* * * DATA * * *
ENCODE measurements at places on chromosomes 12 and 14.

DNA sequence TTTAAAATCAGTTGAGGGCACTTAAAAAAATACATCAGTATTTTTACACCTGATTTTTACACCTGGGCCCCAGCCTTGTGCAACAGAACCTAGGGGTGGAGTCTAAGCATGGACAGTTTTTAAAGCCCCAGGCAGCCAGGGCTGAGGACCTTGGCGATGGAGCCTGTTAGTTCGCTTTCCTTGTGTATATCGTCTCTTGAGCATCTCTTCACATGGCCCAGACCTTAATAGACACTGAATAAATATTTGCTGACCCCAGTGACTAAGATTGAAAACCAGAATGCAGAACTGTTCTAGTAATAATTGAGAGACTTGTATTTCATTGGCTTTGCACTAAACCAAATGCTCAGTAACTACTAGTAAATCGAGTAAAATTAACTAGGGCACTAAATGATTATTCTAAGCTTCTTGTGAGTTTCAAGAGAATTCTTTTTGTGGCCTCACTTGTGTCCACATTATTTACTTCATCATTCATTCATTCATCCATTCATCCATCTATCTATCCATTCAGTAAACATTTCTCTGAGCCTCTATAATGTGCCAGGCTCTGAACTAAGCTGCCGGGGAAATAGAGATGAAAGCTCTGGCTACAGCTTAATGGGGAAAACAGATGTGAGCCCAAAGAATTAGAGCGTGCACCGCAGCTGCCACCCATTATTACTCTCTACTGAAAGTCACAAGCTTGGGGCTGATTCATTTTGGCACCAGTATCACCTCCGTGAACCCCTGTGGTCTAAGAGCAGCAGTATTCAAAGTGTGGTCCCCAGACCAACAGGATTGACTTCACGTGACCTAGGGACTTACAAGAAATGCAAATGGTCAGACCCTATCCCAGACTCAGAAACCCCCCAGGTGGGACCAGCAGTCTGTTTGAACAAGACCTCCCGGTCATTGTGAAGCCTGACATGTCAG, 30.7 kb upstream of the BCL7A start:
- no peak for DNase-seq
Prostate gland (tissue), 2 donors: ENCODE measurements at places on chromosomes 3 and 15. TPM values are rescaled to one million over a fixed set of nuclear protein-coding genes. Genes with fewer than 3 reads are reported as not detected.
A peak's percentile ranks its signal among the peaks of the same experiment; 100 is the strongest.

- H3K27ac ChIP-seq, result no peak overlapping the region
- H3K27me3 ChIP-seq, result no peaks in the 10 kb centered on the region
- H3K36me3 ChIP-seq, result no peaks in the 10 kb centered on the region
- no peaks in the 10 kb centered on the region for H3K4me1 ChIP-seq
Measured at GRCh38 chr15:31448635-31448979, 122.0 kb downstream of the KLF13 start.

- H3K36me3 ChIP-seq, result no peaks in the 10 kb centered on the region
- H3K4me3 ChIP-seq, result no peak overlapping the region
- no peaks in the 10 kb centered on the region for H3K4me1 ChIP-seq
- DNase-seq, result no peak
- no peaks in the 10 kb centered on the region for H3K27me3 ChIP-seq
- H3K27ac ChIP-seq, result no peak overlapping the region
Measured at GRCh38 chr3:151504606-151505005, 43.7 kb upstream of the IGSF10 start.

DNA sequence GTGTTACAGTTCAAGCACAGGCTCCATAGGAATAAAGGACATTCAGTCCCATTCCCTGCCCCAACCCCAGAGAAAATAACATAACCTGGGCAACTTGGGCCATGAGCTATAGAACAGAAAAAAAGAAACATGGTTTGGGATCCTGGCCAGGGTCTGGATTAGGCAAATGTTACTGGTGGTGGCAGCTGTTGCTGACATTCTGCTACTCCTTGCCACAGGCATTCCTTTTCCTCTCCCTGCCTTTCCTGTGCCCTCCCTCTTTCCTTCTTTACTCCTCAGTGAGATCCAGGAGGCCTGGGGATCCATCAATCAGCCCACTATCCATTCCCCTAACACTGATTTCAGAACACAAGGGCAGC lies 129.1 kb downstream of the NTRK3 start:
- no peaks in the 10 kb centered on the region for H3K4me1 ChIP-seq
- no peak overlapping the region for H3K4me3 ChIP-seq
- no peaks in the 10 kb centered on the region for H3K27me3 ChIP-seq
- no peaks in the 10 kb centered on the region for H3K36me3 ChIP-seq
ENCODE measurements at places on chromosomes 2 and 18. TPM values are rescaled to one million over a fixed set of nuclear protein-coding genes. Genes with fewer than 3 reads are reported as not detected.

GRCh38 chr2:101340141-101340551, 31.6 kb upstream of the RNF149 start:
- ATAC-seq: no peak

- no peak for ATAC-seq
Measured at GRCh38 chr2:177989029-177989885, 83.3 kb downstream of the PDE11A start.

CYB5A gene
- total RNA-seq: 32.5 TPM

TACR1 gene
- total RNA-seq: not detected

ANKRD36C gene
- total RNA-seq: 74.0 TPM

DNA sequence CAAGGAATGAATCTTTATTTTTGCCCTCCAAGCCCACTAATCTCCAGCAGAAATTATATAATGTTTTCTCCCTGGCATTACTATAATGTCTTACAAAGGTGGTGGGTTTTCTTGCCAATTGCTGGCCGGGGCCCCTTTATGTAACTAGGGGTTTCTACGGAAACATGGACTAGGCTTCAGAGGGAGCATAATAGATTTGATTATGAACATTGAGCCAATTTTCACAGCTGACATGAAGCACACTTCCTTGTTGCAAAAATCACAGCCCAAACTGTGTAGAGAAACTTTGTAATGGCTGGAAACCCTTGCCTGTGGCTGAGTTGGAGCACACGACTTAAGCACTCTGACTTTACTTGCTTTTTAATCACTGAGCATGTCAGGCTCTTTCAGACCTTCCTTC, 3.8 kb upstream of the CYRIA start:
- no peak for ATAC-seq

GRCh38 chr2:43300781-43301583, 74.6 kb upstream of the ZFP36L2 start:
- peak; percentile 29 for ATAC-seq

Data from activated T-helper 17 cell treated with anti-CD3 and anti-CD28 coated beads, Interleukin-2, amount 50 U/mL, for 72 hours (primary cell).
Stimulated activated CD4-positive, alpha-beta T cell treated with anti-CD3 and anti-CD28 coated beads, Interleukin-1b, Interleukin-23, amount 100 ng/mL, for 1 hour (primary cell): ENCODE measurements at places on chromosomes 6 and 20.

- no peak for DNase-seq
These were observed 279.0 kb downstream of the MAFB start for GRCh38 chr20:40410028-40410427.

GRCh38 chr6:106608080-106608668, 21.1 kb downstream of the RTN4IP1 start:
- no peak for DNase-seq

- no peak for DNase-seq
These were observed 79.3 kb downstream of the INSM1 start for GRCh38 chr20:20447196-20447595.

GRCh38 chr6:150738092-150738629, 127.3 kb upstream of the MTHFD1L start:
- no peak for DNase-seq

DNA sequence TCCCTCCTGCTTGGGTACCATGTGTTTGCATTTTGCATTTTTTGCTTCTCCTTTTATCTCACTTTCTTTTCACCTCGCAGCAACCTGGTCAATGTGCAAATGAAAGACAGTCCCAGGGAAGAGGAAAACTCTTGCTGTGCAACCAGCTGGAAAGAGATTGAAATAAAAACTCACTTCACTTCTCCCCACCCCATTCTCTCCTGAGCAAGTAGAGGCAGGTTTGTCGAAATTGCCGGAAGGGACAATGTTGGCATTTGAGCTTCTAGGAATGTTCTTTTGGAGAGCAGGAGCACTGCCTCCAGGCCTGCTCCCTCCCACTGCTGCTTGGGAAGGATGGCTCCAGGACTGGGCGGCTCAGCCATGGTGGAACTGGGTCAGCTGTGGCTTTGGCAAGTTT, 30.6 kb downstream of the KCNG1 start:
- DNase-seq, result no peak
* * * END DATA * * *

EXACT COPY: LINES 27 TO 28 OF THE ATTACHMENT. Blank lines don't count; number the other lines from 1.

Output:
Measured at GRCh38 chr2:177989029-177989885, 83.3 kb downstream of the PDE11A start.

CYB5A gene